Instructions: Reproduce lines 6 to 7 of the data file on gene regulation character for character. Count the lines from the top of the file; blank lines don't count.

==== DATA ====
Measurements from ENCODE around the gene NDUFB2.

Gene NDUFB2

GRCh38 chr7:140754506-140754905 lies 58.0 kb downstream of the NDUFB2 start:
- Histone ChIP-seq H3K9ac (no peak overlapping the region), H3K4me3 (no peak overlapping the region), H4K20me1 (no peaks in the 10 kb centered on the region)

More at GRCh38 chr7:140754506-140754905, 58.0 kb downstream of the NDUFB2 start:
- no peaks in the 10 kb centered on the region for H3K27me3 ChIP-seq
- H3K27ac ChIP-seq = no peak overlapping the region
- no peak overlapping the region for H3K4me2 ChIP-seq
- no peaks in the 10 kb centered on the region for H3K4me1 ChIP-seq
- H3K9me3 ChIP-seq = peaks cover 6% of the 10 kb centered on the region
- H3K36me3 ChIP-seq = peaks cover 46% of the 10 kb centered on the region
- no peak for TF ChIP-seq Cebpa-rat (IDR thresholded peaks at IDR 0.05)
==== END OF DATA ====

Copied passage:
- no peaks in the 10 kb centered on the region for H3K27me3 ChIP-seq
- H3K27ac ChIP-seq = no peak overlapping the region